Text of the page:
Alzheimer’s disease (AD) is a condition that comes on not all at once, but in stages. When it begins as mild cognitive impairment (MCI), its effects are so subtle that the patient and those closest to them might not even realise what’s happening. Unfortunately, this hard-to-detect MCI is also the stage at which interventions can be the most effective.
An artificial intelligence (AI) dementia diagnosis app developed by UK-headquartered Cognetivity is aiming to boost MCI diagnosis rates, so that Alzheimer’s patients can receive the best possible treatment.
The software, which can be downloaded on to an iPad, consists of an image categorisation test designed to engage specific areas of the brain affected in early and pre-symptomatic stages of Alzheimer’s. As the app user categorises the images as being either animal or non-animal, the software detects subtle impairments in information processing speed, to try and catch the earliest signs of the disease before the onset of significant symptoms.
“You can postpone the change from MCI to mild AD by having a better lifestyle,” says Cognetivity CEO Dr Sina Habibi. “All these brain training games, reading, having a better diet, doing more exercise, socialising, all of this has a huge impact on postponing or preventing onset of dementia. When you can diagnose patients at this stage, you can encourage them to take those steps and keep them at MCI level for longer.”
Monitoring patients with MCI
Sunderland GP Alliance, a federation of 35 primary care practices in the north-east of England, is currently using Cognetivity’s platform to monitor patients with MCI. The alliance is offering periodic image categorisation assessments to patients with MCI as part of a pilot programme, enabling deterioration to be identified and treatment to begin as soon as possible.
Cognetivity’s test has some substantial benefits over traditional pen-and-paper assessments. It takes only five minutes to complete, and is able to eliminate cultural and educational biases – regardless of a person’s background, they’ll be able to grasp the concept of an animal/non-animal categorisation test.
The test has also proven beneficial in the wake of the Covid-19 pandemic.
“Getting a cognitive test is not one of those frontline, Covid-related activities, and so it’s been shut down,” Habibi says. “The waiting time has also been extended as a result, so this is a huge problem. At the moment, in clinics, we have built some pieces of technology to make remote testing a possibility. The idea at the time was that when patients arrive you could actually administrate the test in the waiting room so that when they go and see their general practitioner or psychiatrist they already have a cognitive test result.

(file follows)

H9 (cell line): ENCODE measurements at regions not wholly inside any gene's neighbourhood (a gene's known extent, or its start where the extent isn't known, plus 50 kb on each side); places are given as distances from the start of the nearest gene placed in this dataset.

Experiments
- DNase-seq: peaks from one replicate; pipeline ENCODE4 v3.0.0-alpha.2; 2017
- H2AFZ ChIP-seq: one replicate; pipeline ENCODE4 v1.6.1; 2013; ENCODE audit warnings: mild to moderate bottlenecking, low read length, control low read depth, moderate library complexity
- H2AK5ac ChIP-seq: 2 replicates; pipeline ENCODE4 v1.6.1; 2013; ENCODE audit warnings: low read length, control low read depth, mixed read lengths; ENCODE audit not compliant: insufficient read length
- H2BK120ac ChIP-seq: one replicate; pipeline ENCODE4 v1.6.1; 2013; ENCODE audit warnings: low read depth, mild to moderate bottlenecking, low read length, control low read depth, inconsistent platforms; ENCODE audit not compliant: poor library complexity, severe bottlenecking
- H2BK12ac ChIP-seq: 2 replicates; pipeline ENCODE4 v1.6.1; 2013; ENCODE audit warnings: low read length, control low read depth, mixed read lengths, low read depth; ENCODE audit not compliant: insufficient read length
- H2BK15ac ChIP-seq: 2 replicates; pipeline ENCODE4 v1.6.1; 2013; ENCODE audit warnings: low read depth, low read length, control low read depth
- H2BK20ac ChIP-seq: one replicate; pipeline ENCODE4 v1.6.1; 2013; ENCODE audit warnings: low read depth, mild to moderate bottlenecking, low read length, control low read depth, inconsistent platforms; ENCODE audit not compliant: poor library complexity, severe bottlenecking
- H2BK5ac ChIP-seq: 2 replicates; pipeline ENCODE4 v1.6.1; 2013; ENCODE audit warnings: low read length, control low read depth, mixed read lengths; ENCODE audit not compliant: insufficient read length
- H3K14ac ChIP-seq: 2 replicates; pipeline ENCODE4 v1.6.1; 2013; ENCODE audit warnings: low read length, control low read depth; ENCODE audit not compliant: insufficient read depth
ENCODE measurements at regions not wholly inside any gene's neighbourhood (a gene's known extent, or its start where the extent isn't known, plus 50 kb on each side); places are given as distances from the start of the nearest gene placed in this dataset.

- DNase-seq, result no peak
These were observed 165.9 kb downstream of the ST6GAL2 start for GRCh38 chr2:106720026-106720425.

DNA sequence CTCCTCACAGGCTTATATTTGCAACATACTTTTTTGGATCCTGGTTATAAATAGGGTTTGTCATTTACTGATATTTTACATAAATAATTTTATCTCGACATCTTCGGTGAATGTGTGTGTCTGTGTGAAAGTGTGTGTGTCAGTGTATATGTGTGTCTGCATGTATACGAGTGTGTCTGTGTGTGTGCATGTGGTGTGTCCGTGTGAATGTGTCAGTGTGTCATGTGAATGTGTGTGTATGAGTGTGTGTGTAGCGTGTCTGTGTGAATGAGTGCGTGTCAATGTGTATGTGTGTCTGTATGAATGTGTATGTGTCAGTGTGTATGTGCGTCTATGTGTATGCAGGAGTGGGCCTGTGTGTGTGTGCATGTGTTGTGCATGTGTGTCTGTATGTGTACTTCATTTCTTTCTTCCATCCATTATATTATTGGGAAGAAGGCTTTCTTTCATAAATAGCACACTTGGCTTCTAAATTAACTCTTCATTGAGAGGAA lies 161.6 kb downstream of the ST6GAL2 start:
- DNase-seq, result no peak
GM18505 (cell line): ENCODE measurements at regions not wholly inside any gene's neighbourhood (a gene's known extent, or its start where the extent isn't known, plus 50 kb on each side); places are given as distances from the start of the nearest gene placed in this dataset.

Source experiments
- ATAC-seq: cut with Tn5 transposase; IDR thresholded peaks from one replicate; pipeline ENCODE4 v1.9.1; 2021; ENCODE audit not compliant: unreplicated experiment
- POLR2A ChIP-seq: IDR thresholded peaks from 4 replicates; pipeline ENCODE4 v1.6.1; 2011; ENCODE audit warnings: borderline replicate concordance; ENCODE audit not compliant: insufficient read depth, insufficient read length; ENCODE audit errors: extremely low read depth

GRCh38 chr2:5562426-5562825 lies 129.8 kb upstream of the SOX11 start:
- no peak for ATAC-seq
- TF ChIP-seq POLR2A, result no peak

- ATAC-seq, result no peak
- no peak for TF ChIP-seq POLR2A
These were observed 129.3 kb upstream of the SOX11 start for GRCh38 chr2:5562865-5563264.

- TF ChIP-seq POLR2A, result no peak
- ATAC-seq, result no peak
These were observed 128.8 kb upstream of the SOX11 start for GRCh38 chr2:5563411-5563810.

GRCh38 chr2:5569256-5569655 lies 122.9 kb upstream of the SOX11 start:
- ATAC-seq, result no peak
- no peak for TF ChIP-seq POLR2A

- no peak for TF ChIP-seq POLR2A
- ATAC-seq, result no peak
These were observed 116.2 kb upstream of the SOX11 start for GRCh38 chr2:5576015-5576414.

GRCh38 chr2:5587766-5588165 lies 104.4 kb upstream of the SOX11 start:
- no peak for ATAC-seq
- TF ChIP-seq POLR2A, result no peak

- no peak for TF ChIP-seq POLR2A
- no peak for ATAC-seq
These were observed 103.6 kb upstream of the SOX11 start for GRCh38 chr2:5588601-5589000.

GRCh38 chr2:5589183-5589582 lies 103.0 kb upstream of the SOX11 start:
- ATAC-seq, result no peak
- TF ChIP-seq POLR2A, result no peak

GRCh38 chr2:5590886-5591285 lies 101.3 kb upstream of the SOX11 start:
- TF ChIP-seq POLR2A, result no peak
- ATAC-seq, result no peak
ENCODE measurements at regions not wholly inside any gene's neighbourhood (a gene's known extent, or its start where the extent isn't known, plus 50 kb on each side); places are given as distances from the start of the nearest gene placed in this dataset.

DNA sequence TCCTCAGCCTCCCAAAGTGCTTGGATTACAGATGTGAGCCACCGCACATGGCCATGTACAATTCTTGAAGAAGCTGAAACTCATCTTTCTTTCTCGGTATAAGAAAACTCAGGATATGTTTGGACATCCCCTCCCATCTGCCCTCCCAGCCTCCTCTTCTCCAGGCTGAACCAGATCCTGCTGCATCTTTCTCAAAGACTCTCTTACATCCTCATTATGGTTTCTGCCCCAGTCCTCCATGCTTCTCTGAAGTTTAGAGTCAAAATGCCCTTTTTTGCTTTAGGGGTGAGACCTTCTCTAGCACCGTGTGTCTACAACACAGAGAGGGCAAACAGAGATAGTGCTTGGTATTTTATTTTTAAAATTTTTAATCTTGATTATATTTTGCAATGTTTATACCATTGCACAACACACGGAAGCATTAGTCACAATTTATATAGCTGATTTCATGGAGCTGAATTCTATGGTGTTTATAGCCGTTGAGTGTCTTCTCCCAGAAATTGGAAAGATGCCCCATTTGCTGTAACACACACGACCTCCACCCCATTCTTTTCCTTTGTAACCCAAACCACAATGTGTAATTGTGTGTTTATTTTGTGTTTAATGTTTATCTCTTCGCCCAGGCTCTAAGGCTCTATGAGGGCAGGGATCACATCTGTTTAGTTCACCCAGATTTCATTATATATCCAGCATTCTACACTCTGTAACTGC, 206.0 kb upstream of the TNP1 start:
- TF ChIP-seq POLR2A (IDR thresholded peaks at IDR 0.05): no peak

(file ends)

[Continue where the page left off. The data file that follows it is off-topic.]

“Now, we want to take that one level further. We want to do this at home.”
While the test was initially designed to be taken semi-supervised in clinics, with a nurse or administrator talking the patient through how it works, Cognetivity is now developing an instructional video to replace this so the platform can go fully remote. iPads will then be delivered to patients’ homes to enable them to take the assessment remotely, without travelling outside and risking Covid-19 exposure.
A busy year ahead for Cognetivity
Cognetivity is planning its international expansion too. The company expects to receive approval from the US Food and Drug Administration in Q3 2021, and has already been accepted on to an accelerator programme at Texas Medical Center.
“This is not a conventional accelerator where you go in with an idea and you come out with a prototype. You go in with a full-on product and you go out with market validation,” says Habibi. “170 companies applied for this cohort, only five made it though, and only one non-American company made it through – that’s us.”
The product will be put in front of personal care practitioners and psychiatrists in the US to assess the user needs of the market, so that the company is prepared once its FDA approval comes through.
The firm has also been awarded a place in Innovate UK EDGE’s Scaleup Programme, a government-funded scheme supporting a select group of companies. The programme is highly selective, and issues invitations only to companies assessed as having the potential to achieve compound annual growth rates (CAGRs) of at least 50%.
Innovate UK has also provided substantial funding in the past, awarding the firm a grant of nearly £1m in 2019 to deploy its assessment technology throughout the NHS in collaboration with Alzheimer’s Research UK.
“We give GPs the tools to monitor MCI patients a lot more carefully and a lot more proactively, so that they can send in patients as soon as their situation gets worse and they pass from MCI to mild AD,” says Habibi. “This is something which has never been done, to our knowledge, in the UK or anywhere else. It’s very exciting.”